She is writing about the intimacy of repeating words—one’s own or someone else’s. Giving them form in the mind or aloud. How this formulation/formation works through the reader or the thinker. This sentence speaks to both The Appointment and Heraclitus in Sacramento, bringing my reading into a little conversation that will keep me company as I continue through all three books.


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Again in the spirit of women-in-translation month, here are four books in translation, of women writers, which I had the pleasure to review over the last few years.

The first is Swiss even! Noelle Revaz’s With the Animals, translated by W. Donald Wilson. Here is a part of my review which can be seen here at The Rumpus:

The book involves an element of the grotesque that rises up from time to time as a bizarre form of comedy. Paul is so ridiculously out-of-touch, so pathetically calculating and selfish. And so he can only lose, no matter his stubborn violence and wretched attempts to assert his power. Watching his downward spiral would be more thrilling if the reader wasn’t so certain he will cause plenty of damage in his descent. The book isn’t interested in revenge or balance or catharsis – despite a gentle movement in those directions.

If Rousseau, a Swiss writer of an altogether different generation, wanted to convince us of primitive man’s inherent nobility, than Revaz is calling out his theory in the plainest terms. There is nothing ennobling about Paul’s love of dirt and cow shit. Nothing but cruel freedom in his disassociation from other members of his species. But that very challenge makes the book a thoughtful and provocative read. And Revaz’s writing is both daring and defiant.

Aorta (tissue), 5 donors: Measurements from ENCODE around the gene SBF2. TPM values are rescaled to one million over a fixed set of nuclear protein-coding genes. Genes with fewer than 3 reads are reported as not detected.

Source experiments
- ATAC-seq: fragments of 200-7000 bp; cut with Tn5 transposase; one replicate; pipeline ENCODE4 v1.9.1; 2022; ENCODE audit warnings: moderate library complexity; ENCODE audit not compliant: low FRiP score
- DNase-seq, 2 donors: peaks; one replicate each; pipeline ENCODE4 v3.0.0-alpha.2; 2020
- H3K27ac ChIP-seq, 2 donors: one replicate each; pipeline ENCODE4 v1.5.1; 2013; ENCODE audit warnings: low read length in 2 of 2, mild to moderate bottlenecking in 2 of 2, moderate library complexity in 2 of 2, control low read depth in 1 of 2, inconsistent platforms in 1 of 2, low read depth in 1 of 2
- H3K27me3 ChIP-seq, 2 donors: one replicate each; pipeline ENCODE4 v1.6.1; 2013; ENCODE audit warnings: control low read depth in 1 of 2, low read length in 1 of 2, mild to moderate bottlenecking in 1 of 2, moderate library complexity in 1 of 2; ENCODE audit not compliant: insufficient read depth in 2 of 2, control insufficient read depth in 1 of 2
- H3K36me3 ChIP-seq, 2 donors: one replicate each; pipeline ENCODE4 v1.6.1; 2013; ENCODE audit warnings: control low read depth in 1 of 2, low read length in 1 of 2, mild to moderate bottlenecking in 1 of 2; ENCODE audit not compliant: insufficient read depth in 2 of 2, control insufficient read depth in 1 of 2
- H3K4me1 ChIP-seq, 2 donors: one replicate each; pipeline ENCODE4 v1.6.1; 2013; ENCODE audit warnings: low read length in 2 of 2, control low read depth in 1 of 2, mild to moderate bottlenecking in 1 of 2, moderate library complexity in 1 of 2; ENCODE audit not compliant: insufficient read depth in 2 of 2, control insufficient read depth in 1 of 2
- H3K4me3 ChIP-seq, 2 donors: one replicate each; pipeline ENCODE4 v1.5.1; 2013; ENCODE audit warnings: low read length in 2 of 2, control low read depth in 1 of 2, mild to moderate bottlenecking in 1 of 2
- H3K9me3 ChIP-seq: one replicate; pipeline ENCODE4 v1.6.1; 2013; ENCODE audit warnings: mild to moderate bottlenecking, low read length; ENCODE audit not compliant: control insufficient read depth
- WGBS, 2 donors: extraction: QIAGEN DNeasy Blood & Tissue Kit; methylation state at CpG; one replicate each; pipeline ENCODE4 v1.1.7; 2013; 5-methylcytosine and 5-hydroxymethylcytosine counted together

The second is Chasing the King of Hearts by Hanna Krall and translated by Philip Boehm, published by the wonderful Peirene Press:

This premise—that something as intangible and fragile as the connection and love between Shayek and Izolda should trump all impossible distances and insane governmental decrees and genocidal rules—is where the novella hinges. It is not so much that Izolda believes that within the context of the war she still deserves the success of her life and love, but rather despite it. On a purely psychological level, Izolda operates as if the war simply does not touch her. While her actions and movements are all prescribed and countered by what is happening in the Polish ghetto, in various prison camps, in Vienna, even in the Guben labor camp, her mindset remains firmly beyond these prescriptions. And this is this novella’s most remarkable offering.

The entire review can be seen here.

The third I want to mention is Taeko Tomioka’s Building Waves, translated by Louise Heal Kawai. Much has been said about another of Dalkey’s Japanese list (and for good reason!), Hiromi Kawakami’s The Briefcase. But Tomioka’s novel is wonderful and interesting and bizarre and deserves to be more widely read. Here is part of what I said about it, and the whole review can be read here: